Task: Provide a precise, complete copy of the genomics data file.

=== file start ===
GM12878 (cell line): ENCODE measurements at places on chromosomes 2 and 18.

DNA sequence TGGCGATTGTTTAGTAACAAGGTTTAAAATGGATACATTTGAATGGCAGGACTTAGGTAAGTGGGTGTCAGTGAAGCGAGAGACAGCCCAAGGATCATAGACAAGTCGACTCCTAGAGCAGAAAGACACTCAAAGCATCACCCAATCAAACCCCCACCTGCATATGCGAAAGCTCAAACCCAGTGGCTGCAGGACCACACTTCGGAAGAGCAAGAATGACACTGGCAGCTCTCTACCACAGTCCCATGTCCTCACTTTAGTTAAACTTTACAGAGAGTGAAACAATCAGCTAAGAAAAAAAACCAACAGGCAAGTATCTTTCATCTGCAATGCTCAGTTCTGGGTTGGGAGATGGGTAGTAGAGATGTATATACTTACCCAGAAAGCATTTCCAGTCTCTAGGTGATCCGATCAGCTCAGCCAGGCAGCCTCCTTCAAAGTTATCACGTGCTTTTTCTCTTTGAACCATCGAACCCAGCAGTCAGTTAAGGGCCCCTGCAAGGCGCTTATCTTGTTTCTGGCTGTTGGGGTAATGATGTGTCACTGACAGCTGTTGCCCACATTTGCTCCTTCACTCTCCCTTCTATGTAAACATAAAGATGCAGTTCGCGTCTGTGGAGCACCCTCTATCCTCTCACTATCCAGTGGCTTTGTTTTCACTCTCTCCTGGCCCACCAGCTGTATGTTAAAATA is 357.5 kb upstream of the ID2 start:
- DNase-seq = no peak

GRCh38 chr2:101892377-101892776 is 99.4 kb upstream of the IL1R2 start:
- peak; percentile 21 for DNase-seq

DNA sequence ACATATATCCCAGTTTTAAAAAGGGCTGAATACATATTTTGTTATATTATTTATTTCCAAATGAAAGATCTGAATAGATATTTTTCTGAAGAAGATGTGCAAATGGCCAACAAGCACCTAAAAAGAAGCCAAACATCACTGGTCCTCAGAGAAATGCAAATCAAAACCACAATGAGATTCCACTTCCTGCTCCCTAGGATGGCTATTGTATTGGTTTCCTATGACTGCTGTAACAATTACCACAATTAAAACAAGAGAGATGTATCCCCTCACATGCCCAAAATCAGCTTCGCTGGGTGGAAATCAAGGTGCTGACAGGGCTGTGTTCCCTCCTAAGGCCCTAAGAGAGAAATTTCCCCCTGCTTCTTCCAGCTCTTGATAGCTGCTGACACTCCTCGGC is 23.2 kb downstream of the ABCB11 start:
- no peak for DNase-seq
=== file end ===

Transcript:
GM12878 (cell line): ENCODE measurements at places on chromosomes 2 and 18.

DNA sequence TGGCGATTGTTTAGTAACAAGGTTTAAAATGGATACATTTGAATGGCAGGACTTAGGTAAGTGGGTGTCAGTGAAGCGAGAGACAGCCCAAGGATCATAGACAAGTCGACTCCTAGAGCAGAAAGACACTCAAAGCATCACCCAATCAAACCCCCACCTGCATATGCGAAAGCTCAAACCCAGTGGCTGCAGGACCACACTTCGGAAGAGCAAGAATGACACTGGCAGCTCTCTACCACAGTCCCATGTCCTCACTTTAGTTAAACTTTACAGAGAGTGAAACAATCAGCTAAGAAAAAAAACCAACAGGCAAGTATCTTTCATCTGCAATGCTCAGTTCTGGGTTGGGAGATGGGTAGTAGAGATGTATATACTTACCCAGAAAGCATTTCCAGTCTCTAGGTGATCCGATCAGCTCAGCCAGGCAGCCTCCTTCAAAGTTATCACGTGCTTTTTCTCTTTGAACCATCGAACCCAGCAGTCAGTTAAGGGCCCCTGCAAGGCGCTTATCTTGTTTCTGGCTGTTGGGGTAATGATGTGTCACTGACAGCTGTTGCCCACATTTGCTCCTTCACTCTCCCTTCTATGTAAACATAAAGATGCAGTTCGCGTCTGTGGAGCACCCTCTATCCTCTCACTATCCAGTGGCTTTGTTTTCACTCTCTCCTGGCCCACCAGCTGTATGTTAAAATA is 357.5 kb upstream of the ID2 start:
- DNase-seq = no peak

GRCh38 chr2:101892377-101892776 is 99.4 kb upstream of the IL1R2 start:
- peak; percentile 21 for DNase-seq

DNA sequence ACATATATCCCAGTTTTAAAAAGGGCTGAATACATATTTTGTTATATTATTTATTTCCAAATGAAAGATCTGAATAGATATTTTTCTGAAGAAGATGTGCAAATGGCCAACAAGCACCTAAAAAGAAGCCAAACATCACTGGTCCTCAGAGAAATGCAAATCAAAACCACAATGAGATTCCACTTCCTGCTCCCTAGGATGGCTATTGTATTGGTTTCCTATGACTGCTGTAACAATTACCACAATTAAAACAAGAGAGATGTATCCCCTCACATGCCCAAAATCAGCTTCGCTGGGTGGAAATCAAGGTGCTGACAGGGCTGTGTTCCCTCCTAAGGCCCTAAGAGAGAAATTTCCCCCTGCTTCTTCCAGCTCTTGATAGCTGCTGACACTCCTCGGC is 23.2 kb downstream of the ABCB11 start:
- no peak for DNase-seq